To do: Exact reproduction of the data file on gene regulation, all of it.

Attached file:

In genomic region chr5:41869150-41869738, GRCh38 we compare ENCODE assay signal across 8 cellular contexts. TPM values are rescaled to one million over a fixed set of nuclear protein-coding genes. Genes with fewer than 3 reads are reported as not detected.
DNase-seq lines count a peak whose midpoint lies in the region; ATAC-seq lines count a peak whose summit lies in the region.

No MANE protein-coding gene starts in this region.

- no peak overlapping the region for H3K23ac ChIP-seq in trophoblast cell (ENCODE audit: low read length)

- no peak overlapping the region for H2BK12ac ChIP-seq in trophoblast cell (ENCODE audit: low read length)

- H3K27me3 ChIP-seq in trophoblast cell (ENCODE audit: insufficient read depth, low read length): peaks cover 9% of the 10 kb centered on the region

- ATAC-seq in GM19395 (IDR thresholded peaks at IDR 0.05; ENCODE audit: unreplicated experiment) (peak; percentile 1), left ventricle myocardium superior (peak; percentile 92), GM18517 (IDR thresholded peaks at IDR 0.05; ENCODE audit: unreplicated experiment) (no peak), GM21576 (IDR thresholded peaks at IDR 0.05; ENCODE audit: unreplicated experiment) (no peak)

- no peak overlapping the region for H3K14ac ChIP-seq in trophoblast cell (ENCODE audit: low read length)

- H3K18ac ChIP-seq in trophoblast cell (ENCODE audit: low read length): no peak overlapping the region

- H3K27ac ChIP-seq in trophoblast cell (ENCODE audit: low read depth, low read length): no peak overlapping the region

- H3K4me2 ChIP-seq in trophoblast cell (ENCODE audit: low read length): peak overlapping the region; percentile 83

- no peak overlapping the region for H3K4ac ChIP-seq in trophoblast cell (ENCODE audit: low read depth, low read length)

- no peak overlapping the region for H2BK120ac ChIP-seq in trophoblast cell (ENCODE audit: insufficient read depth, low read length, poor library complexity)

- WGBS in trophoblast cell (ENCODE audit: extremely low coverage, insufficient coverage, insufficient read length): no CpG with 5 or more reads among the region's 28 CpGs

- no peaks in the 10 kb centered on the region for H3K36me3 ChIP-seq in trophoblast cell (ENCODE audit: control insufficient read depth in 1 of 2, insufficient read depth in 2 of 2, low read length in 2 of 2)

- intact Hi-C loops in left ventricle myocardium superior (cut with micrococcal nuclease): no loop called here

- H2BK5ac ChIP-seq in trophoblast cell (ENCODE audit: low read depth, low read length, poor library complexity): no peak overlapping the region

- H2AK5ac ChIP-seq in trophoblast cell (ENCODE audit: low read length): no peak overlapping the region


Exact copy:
In genomic region chr5:41869150-41869738, GRCh38 we compare ENCODE assay signal across 8 cellular contexts. TPM values are rescaled to one million over a fixed set of nuclear protein-coding genes. Genes with fewer than 3 reads are reported as not detected.
DNase-seq lines count a peak whose midpoint lies in the region; ATAC-seq lines count a peak whose summit lies in the region.

No MANE protein-coding gene starts in this region.

- no peak overlapping the region for H3K23ac ChIP-seq in trophoblast cell (ENCODE audit: low read length)

- no peak overlapping the region for H2BK12ac ChIP-seq in trophoblast cell (ENCODE audit: low read length)

- H3K27me3 ChIP-seq in trophoblast cell (ENCODE audit: insufficient read depth, low read length): peaks cover 9% of the 10 kb centered on the region

- ATAC-seq in GM19395 (IDR thresholded peaks at IDR 0.05; ENCODE audit: unreplicated experiment) (peak; percentile 1), left ventricle myocardium superior (peak; percentile 92), GM18517 (IDR thresholded peaks at IDR 0.05; ENCODE audit: unreplicated experiment) (no peak), GM21576 (IDR thresholded peaks at IDR 0.05; ENCODE audit: unreplicated experiment) (no peak)

- no peak overlapping the region for H3K14ac ChIP-seq in trophoblast cell (ENCODE audit: low read length)

- H3K18ac ChIP-seq in trophoblast cell (ENCODE audit: low read length): no peak overlapping the region

- H3K27ac ChIP-seq in trophoblast cell (ENCODE audit: low read depth, low read length): no peak overlapping the region

- H3K4me2 ChIP-seq in trophoblast cell (ENCODE audit: low read length): peak overlapping the region; percentile 83

- no peak overlapping the region for H3K4ac ChIP-seq in trophoblast cell (ENCODE audit: low read depth, low read length)

- no peak overlapping the region for H2BK120ac ChIP-seq in trophoblast cell (ENCODE audit: insufficient read depth, low read length, poor library complexity)

- WGBS in trophoblast cell (ENCODE audit: extremely low coverage, insufficient coverage, insufficient read length): no CpG with 5 or more reads among the region's 28 CpGs

- no peaks in the 10 kb centered on the region for H3K36me3 ChIP-seq in trophoblast cell (ENCODE audit: control insufficient read depth in 1 of 2, insufficient read depth in 2 of 2, low read length in 2 of 2)

- intact Hi-C loops in left ventricle myocardium superior (cut with micrococcal nuclease): no loop called here

- H2BK5ac ChIP-seq in trophoblast cell (ENCODE audit: low read depth, low read length, poor library complexity): no peak overlapping the region

- H2AK5ac ChIP-seq in trophoblast cell (ENCODE audit: low read length): no peak overlapping the region